Life Cycle Models: Micro to Macro

I have studied extensively life cycle model and their estimation with micro data. I have looked at models of labor supply, durable purchases, housing, different preference specifications and so on. Recently I have used estimated life cycle models to reverse engineer individual perceptions of future events.

I list here some of my papers and current projects.

Working Papers

Temptation and Commitment: Understanding Hand-to-Mouth Behavior
with A. Kovacs and P. Moran (October 2020, NBER Working Paper No. 27944)

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Abstract: This paper presents a model of consumption behavior that explains the presence of ‘wealthy hand-to-mouth’ consumers using a mechanism that differs from those analyzed previously. We show that a two-asset model with temptation preferences generates a demand for commitment and thus illiquidity, leading to hand-to-mouth behavior even when liquid assets deliver higher returns than illiquid assets. This model fits other features of the data, such as the fact that the Marginal Propensity to Consume declines only slowly with shock size. Moreover, temptation and commitment have important policy implications: we show that housing subsidies and mandatory mortgage amortization increase household savings.


(S)cars in the great recession
with K. Larkin, M. Ravn, and M. Padula (Forthcoming 2022, Econometrica)

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Abstract: US households’ consumption and car purchases collapsed during the Great Recession, for reasons that are still poorly understood. In this paper we use the Consumer Expenditure Survey to derive cohort and business cycle decompositions of consumption profiles. When decomposing the car expenditure data into its extensive and intensive margins, we find that the intensive margin contracted sharply in the Great Recession, a finding in stark contrast to conventional wisdom and to the experience of prior recessions. We interpret the evidence through the prism of a very rich life-cycle model where individuals are subject to idiosyncratic uninsurable income shocks, aggregate income shocks, wealth shocks, and credit shocks. We show that, because of their salience and the transaction costs, cars are particularly sensitive to changes in the perception of fu- ture expected income and its variability. We find that on top of a large aggregate income shock, life-cycle income profile shocks and wealth shocks are important determinants of consumption choices during the Great Recession.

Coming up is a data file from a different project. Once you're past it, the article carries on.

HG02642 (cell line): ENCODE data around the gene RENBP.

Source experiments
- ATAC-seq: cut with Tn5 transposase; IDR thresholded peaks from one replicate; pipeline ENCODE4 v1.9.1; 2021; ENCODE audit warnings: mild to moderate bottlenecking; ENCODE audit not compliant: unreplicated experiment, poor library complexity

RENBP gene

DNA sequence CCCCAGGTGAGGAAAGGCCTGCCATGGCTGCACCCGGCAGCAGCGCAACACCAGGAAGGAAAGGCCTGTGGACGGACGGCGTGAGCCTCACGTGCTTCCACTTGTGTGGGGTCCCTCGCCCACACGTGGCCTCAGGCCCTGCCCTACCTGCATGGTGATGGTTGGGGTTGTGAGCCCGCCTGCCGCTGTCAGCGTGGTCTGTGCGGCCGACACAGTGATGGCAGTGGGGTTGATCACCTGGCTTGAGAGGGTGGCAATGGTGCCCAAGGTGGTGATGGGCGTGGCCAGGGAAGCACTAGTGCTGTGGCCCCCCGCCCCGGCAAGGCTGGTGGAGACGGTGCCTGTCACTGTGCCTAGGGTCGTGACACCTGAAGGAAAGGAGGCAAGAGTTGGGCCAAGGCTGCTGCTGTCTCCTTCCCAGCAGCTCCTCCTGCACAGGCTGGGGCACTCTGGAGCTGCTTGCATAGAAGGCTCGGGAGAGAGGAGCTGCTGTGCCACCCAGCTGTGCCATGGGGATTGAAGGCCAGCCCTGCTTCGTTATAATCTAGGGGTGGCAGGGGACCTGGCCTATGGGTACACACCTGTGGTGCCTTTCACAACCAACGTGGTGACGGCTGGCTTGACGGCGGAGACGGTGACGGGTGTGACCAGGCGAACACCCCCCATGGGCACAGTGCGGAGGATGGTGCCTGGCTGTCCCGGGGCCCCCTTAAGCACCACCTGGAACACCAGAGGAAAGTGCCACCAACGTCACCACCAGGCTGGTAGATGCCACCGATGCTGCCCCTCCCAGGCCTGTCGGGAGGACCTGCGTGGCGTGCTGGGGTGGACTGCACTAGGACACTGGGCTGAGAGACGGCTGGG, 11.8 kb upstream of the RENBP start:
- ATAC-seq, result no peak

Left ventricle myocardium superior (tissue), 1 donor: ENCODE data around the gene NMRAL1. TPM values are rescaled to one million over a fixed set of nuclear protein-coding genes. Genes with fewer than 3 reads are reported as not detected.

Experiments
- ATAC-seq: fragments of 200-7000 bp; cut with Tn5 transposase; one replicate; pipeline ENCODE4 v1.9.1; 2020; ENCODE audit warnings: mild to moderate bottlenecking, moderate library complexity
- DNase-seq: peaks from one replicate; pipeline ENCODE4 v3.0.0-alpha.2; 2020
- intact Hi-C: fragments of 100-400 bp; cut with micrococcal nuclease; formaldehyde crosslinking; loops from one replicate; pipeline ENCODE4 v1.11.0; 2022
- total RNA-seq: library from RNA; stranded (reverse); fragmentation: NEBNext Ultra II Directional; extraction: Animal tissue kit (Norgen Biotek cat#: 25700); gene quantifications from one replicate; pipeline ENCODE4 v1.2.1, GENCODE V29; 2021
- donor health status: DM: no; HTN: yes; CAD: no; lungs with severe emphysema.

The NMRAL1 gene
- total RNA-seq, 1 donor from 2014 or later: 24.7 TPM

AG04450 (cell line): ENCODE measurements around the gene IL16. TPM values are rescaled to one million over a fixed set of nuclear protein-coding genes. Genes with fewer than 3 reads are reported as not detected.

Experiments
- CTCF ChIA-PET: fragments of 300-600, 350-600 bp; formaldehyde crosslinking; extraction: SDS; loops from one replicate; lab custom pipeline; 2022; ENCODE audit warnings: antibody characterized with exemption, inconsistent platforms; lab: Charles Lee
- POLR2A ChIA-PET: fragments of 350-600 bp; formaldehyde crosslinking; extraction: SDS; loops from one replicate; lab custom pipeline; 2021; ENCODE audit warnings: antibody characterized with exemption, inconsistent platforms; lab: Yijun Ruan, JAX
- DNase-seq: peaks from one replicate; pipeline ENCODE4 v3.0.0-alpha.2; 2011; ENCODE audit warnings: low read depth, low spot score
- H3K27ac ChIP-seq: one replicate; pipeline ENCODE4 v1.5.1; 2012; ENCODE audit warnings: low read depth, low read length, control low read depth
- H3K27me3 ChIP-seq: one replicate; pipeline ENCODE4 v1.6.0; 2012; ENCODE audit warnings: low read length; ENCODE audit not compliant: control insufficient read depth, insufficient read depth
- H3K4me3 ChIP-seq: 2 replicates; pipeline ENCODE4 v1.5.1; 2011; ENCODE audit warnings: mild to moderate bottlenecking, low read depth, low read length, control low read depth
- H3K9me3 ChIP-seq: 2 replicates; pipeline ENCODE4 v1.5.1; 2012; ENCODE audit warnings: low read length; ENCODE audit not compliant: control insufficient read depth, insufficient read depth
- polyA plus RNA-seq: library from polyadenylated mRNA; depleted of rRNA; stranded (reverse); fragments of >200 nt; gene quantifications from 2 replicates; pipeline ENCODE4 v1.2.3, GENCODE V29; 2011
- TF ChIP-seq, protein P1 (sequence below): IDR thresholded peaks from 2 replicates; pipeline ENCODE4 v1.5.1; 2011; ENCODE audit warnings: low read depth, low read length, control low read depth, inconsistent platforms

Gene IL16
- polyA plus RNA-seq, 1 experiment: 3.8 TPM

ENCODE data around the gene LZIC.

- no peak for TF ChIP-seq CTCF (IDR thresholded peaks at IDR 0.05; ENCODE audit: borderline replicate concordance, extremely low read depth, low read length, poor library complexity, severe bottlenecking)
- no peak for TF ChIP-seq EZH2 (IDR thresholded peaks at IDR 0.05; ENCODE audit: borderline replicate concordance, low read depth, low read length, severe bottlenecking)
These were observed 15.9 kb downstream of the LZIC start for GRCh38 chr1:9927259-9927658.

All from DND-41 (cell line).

Euler Equations, Subjective Expectations and Income Shocks
with A. Kovacs and K. Molnar (June 2019, Economica)

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Abstract: In this paper, we make three substantive contributions. First, we use elicited subjective income expectations to identify the levels of permanent and transitory income shocks in a lifecycle framework. Second, we use these shocks to assess whether households’ consumption is insulated from them. Third, we use the shock data to estimate an Euler equation for consumption. We find that households are able to smooth transitory shocks, but adjust their consumption in response to permanent shocks, albeit not fully. The estimates of the Euler equation parameters with and without expectational errors are similar, which is consistent with rational expectations. We break new ground by combining data on subjective expectations about future income from the Michigan Survey with microdata on actual income from the Consumer Expenditure Survey.

Aggregating Elasticities: Intensive and Extensive Margins of Women’s Labour Supply
with H. Low, P. Levell, and V. Sanchez Marcos (November 2018, Econometrica)

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Abstract: We show that there is substantial heterogeneity in women’s labor supply elasticities at the micro level and highlight the implications for aggregate behavior. We consider both intertemporal and intratemporal choices, and identify intensive and extensive responses in a consistent life-cycle framework, using US CEX data. Heterogeneity is due to observables, such as age, wealth, hours worked, and the wage level, as well as to unobservable tastes for leisure: the median Marshallian elasticity for hours worked is 0.18, with corresponding Hicksian elasticity of 0.54 and Frisch elasticity of 0.87. At the 90th percentile, these values are 0.79, 1.16, and 1.92. Responses at the extensive margin explain about 54% of the total labor supply response for women under 30, although this declines with age. Aggregate elasticities are higher in recessions, and increase with the length of the recession. The heterogeneity at the micro level means that the aggregate labor supply elasticity is not a structural parameter: any aggregate elasticity will depend on the demographic structure of the economy as well as the distribution of wealth and the particular point in the business cycle.

Work in Progress

The Life Cycle Model
with G. Weber and H. Low (Book in Progress)

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Abstract: Available soon.